Browsing named entities in Horace Greeley, The American Conflict: A History of the Great Rebellion in the United States of America, 1860-65: its Causes, Incidents, and Results: Intended to exhibit especially its moral and political phases with the drift and progress of American opinion respecting human slavery from 1776 to the close of the War for the Union. Volume I.. You can also browse the collection for James L. Orr or search for James L. Orr in all documents.

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t which there can be no doubt, so that every man, North and South, may stand side by side on all issues connected with Slavery, and advocate the same principles. That is all we ask. All we demand at your hands is, that there shall be no equivocation and no doubt in the popular mind as to what our principles are. Mr. Payne, on the other side, quoted at length from the Cincinnati platform, from Mr. Buchanan's letter of acceptance, and from speeches of Howell Cobb, John C. Breckinridge, James L. Orr, A. H. Stephens, Judah P. Benjamin, James A. Bayard, James M. Mason, Robert Toombs, etc., to show that Non-Intervention with Popular Sovereignty was the original and established Democratic doctrine with regard to Slavery in the Territories. The debate was continued, amid great excitement and some disorder, until Monday, April 30th, when the question was first taken on Gen. Butler's proposition; which was defeated — Yeas 105; Nays 198--as follows: Yeas--Maine, 3; Massachusetts, 8;
rginia. This gathering was kept secret at the time; but it was afterward proclaimed by Gov. Wise that, had Fremont been elected, he would have marched at the head of twenty thousand men to Washington, and taken possession of the Capitol, preventing by force Fremont's inauguration at that place. In the same spirit, a meeting of the prominent politicians of South Carolina was held at the residence of Senator Hammond, near Augusta, on the 25th of October, 1860. Gov. Gist, ex-Gov. Adams, ex-Speaker Orr, and the entire delegation to Congress, except Mr. Miles, who was kept away by sickness, were present, with many other men of mark. By this cabal, it was unanimously resolved that South Carolina should secede from the Union in the event of Lincoln's then almost certain election. Similar meetings of kindred spirits were held simultaneously, or soon afterward, in Georgia, Alabama, Mississippi, Florida, and probably other Slave States. By these meetings, and by the incessant interchange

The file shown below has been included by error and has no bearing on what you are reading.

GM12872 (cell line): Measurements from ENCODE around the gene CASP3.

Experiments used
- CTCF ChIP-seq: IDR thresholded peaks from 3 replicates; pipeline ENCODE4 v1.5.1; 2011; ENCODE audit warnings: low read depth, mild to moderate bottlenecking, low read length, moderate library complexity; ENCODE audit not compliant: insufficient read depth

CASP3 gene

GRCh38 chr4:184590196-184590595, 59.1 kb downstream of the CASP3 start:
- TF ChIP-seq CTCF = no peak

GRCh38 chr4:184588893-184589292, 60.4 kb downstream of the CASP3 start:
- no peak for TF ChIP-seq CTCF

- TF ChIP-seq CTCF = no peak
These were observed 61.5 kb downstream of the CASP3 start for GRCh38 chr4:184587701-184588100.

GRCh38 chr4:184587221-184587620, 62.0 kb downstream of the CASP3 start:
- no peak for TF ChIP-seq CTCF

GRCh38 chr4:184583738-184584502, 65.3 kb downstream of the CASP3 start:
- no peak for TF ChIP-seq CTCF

refusal to reinforce, provision, and sustain Maj. Anderson and his little force, holding the forts in Charleston harbor. He did not rush into the newspapers; yet he made no secret of his conviction that the course on which the President had decided was a fatally mistaken one, and led directly to National subversion and ruin. Attorney-General Black--a lifelong and intimate personal friend of the President-took charge, by his direction, of the State Department. Messrs. R. W. Barnwell, James L. Orr, and ex-Gov. Adams, Commissioners from the State of South Carolina, reached Washington on the 26th, under instructions to negotiate with the Federal Executive a partition of all the properties and interests of the sovereign and independent State of South Carolina in the Union from which she had seceded. Every one of them knew perfectly that the President had no more constitutional power or right to enter upon such a negotiation than he had to cede the country bodily to Russia, France, or
ll, 457. O'Kane, Col., (Rebel,) surprises Camp Cole, 575. Oldham, Wm. S., sent by Davis to Arkansas, 486. Oliver, Mordecai, 241; chosen Secretary of State in Missouri, 576. Ord, Gen., commands, at Dranesville, 625-6. Ordinance of 1784, the, 39; 50. Ordinance of 1787, the, passage of, and an extract from, 40; 50; allusion to, 369. Ordinance of Nullification, the, 93. Oregon, congressional action upon the Territory of, 190 to 198; has a Democratic majority, 300; 801. Orr, James L., of S. C., sent to Washington, 411. Osawatomie, Kansas, sacked and burnt by Border Ruffians, 214; battle of, 284. Ostend Manifesto, the, extract from, 273-4-5. Otis, Harrison Gray, 122. out of the Tavern, 353. Owen, Robert Dale, cited by Lovejoy, 132. Oxford, Kansas, fraudulent voting at, 249; 285. P. Palmer, Rev. B. M., his Sermon, 501-2. Palmyra, Kansas, sacked by Border Ruffians. Palmyra, Mo., Rebels defeated at, 576. Palo Alto, battle of, 187.